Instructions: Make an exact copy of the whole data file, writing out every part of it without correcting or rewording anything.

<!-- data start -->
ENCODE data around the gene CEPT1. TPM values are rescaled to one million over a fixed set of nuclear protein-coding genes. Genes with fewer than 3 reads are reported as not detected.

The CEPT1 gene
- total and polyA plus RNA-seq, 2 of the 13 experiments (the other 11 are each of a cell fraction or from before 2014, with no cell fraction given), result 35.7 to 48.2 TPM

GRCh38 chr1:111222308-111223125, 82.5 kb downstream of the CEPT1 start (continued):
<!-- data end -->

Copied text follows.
ENCODE data around the gene CEPT1. TPM values are rescaled to one million over a fixed set of nuclear protein-coding genes. Genes with fewer than 3 reads are reported as not detected.

The CEPT1 gene
- total and polyA plus RNA-seq, 2 of the 13 experiments (the other 11 are each of a cell fraction or from before 2014, with no cell fraction given), result 35.7 to 48.2 TPM

GRCh38 chr1:111222308-111223125, 82.5 kb downstream of the CEPT1 start (continued):